Lives of the fellows

Yasser Rabia Haider

b.4 October 1961 d.30 December 2016
MB BS All India Institute of Medical Sciences(1984) MRCP(1988) FRCP(2002)

Yasser Haider was a consultant cardiologist in Warwick. He was born in Beirut, Lebanon, the son of Rabia Haider, a Lebanese diplomat, and Huda Haider, a housewife. His early experience at boarding school made him strong and independent from a very young age. At the age of 24 he lost his father, whom he loved very much, and subsequently felt a huge responsibility towards his mother and two younger brothers. He was a brilliant student and in 1984 graduated from the elite All India Institute of Medical Sciences in New Delhi as the top student of his year, the first foreigner to do this.

He then completed a year as an intern and another year as a junior resident, before moving to the UK in 1986. He began as a house officer in Boston, Lincolnshire, after which he moved to Gloucestershire Royal Hospital for his senior house officer post for two years. He did his first registrar job in Torquay in 1989. He then moved to Leicester Royal Infirmary, where he started his training in cardiology. He joined the cardiology unit at Glenfield Hospital in Leicester in 1992, where he formed enduring personal and professional relationships.

In 1996 he joined George Eliot Hospital in Nuneaton as a consultant cardiologist and set up the brady-pacing service for patients in north Warwickshire in 1997. He was a true general cardiologist, equally proficient in all aspects of cardiology – from imaging to intervention and from heart failure to cardiac pacing. Yasser was a popular consultant with all his peers, junior doctors and nurses. He was an excellent patient-centred physician. He approached his patients with humility and humour in equal measure. He was always calm and professional and never lost his cool, but most importantly he was trusted by his patients.

He was equally committed to his family responsibilities and in 2006 he took up his second consultancy post at Warwick Hospital, which had a larger pool of consultants, believing this would allow him to spend more time with his young family. He rapidly gained respect and affection at Warwick, going on to become associate medical director for four years.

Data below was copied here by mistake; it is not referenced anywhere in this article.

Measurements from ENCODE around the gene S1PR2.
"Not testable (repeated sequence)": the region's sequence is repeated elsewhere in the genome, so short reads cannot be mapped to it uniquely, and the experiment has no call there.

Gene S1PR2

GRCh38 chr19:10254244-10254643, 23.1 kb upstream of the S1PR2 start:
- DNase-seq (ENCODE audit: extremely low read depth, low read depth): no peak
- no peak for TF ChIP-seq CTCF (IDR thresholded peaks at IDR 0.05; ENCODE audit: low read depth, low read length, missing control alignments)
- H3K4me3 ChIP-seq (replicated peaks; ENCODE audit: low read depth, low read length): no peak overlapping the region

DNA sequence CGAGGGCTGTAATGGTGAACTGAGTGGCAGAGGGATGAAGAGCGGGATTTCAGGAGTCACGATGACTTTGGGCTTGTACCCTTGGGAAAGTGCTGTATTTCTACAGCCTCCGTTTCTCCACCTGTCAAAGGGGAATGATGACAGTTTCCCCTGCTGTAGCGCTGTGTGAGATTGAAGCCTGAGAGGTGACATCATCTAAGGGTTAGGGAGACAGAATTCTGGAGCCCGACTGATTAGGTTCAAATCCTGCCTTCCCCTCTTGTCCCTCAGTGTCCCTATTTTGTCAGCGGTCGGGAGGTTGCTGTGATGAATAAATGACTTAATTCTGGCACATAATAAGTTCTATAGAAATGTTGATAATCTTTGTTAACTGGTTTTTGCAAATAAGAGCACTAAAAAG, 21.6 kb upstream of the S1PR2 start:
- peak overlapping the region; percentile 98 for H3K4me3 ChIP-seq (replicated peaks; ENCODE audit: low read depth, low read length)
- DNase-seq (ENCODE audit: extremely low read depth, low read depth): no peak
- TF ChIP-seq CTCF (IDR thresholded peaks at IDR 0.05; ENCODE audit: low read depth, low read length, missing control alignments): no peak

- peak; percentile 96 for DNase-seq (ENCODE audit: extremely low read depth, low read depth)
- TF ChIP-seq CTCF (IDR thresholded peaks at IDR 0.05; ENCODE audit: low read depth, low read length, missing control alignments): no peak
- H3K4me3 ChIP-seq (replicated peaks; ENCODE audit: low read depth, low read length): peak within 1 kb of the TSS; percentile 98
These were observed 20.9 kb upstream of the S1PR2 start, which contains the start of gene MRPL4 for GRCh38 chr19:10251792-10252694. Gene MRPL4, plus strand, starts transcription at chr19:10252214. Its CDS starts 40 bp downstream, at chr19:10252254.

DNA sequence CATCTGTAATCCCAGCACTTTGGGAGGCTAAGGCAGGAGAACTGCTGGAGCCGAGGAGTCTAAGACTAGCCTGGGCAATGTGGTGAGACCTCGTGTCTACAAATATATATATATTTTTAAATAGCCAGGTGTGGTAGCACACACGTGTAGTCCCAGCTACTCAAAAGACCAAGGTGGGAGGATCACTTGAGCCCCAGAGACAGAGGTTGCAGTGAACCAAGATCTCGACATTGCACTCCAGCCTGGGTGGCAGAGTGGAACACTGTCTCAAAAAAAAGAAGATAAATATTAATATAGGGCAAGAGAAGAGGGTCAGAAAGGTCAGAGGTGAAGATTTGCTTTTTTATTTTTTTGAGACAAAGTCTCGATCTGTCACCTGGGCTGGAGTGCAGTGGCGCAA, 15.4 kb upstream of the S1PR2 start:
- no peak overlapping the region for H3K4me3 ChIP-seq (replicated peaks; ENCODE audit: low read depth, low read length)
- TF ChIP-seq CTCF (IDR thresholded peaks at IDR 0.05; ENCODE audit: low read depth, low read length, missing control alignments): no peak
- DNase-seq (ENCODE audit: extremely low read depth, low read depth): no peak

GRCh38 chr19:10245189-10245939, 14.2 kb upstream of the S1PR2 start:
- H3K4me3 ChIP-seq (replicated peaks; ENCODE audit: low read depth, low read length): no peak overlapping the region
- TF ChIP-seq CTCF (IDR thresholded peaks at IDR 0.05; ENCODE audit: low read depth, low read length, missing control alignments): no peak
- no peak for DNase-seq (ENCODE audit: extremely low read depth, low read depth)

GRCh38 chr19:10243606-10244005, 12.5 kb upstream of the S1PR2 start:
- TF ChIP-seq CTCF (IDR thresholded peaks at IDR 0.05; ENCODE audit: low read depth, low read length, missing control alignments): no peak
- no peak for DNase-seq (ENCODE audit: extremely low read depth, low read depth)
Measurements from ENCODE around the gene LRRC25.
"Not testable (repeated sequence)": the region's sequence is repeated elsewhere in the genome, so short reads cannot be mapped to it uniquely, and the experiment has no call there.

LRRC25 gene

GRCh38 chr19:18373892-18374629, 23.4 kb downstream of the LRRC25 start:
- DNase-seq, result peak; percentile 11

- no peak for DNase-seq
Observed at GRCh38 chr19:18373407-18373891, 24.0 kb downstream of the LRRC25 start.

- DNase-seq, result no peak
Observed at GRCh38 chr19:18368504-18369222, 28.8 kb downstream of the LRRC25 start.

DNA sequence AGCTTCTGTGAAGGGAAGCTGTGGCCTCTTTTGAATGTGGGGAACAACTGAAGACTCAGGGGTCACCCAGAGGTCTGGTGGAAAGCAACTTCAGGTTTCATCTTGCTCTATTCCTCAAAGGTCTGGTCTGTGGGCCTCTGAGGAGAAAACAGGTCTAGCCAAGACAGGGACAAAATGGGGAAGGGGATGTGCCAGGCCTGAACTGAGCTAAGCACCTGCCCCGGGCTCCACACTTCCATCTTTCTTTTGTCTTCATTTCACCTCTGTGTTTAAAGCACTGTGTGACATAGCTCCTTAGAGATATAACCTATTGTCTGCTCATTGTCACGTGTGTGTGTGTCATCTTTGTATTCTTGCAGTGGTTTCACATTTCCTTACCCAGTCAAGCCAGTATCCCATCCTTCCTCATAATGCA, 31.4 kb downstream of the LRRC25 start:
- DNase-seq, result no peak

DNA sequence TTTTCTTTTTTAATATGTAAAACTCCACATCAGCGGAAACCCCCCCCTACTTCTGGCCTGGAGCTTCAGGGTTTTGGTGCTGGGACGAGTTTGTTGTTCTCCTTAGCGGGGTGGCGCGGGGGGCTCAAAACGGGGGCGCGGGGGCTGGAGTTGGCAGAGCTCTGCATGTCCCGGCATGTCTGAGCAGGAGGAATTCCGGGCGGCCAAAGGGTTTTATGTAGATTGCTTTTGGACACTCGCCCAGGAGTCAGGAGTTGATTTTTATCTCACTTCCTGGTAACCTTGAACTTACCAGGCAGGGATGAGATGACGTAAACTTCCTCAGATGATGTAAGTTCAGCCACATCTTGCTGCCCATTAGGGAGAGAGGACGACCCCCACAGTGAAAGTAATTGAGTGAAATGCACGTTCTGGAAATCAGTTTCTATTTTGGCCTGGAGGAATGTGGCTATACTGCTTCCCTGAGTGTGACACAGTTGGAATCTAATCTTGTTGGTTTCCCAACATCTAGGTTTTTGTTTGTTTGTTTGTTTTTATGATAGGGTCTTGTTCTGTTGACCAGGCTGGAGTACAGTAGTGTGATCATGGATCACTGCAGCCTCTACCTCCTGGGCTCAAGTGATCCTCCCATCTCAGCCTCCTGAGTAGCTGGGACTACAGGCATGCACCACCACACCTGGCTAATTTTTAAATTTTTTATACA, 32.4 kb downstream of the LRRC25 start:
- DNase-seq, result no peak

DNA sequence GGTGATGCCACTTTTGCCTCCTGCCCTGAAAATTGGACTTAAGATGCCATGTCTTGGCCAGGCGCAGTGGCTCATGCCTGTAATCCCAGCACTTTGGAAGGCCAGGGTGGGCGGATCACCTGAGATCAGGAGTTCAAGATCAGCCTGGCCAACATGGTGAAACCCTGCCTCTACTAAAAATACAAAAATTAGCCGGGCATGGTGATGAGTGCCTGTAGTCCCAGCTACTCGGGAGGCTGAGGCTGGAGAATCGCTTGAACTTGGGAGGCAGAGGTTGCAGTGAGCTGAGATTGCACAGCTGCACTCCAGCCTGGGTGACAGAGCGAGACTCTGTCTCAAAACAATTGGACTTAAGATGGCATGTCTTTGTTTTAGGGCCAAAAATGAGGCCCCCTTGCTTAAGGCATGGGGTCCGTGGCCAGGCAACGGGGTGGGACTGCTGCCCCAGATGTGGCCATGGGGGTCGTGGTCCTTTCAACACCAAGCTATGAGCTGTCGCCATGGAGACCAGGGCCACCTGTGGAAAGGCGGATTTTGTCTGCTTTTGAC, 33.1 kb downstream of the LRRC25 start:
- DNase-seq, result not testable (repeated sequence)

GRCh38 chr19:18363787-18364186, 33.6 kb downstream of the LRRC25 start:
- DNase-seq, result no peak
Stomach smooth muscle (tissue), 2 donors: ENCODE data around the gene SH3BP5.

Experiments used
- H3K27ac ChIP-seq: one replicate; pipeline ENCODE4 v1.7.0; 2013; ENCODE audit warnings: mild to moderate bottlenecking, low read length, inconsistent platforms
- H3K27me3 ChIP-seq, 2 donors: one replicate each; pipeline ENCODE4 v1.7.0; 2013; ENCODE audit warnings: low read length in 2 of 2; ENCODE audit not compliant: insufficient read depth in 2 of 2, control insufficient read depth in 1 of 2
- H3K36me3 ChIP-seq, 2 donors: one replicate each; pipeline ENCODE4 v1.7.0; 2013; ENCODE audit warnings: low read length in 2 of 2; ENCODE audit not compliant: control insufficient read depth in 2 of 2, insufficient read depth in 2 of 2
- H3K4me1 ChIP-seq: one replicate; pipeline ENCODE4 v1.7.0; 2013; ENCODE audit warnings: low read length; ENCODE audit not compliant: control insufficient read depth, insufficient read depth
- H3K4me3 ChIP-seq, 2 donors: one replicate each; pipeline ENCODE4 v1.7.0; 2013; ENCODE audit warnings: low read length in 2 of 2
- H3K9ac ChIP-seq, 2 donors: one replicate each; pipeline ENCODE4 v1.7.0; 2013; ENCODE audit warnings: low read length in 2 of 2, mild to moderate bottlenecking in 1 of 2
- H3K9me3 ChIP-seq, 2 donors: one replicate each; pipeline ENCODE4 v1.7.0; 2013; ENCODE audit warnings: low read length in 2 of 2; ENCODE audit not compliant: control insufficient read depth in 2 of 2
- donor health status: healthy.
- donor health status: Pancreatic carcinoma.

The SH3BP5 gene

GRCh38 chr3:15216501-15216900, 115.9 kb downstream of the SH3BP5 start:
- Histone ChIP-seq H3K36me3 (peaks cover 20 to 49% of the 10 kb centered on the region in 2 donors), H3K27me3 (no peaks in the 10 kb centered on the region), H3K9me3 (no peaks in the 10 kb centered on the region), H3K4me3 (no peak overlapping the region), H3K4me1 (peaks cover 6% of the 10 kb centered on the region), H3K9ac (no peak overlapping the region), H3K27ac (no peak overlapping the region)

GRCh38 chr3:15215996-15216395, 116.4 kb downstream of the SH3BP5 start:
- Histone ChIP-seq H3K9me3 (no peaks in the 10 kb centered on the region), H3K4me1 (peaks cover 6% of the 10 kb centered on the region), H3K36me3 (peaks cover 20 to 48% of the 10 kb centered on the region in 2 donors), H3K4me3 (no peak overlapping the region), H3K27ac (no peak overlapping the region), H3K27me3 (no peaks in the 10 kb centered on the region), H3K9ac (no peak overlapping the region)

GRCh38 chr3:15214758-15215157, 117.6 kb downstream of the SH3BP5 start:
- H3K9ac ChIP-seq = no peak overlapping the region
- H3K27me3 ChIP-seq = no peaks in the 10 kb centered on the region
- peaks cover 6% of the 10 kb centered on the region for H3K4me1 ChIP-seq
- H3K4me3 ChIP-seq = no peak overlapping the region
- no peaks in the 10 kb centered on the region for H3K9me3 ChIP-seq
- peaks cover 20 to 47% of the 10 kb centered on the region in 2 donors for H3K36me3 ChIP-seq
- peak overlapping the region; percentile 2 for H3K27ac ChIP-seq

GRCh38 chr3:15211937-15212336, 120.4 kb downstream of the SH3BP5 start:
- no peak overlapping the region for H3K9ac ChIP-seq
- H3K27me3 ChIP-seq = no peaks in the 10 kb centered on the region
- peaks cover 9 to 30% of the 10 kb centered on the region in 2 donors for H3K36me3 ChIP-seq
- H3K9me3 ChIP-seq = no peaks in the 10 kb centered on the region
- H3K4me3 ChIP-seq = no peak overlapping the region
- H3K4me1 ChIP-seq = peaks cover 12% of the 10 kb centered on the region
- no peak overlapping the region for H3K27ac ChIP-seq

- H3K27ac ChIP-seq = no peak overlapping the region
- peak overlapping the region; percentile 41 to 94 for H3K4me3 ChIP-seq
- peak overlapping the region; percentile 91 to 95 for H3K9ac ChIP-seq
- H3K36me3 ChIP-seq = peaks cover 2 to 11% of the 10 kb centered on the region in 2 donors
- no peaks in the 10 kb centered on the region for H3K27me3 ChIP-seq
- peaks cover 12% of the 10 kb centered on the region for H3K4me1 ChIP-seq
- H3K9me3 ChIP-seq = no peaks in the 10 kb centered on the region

Yasser was known for his tenacity in pursuing answers to questions and his unflinching integrity in challenging conventional norms of practice. His favourite place at work was the catheter lab, where his humour, sarcasm and sharp wit was at its best. Yasser always did the right thing and was never motivated by money or personal gains. He was one of the most honest people you could ever meet. He was the voice of reason, fairness and integrity, with a clear sense of loyalty. He always looked at the bigger picture and wanted equality and fairness across the board.

He took leave from Warwick Hospital due to ill health in February 2015 when he was diagnosed with gastric cancer. He never returned to work and retired in July 2016. He bore his illness in a very dignified manner, just as he lived his life, and fought it bravely until the very end. He always found peace and comfort in his very strong faith that supported him throughout his life.

Outside of medicine, Yasser was a keen sportsman. He was an ardent cyclist and a very loyal supporter of Derby County Football Club for over 40 years. He watched his last match excitedly in hospital.

Yasser also played bridge, not as an idle pastime but as a fierce competitor, an addict of the game. He played with considerable skill and success in local events, representing Leicestershire in the English county championships. Over many years, he won a lot of trophies, including the Leicestershire league on numerous occasions. He was so passionate about the game he played his last match as late as the end of November 2016.

He shared his hobbies with his young sons and enjoyed listening to classical music and especially loved Ludovico Einaudi’s music. Yasser was fluent in Arabic and English and understood French. He also spoke Hindi, which he learned in India. Yasser was very touched by the needy around him and supported numerous charities throughout his working life.

He was a wonderful husband and a very loving father. Yasser was a fine doctor and the very best kind of human being. His legacy is truly inspirational. He is very deeply missed by his family and all who loved him. He was survived by his wife Sana, whom he married in 1998, and his two sons, Hassan and Dani.

Asok Venkataraman

(Volume XII, page web)

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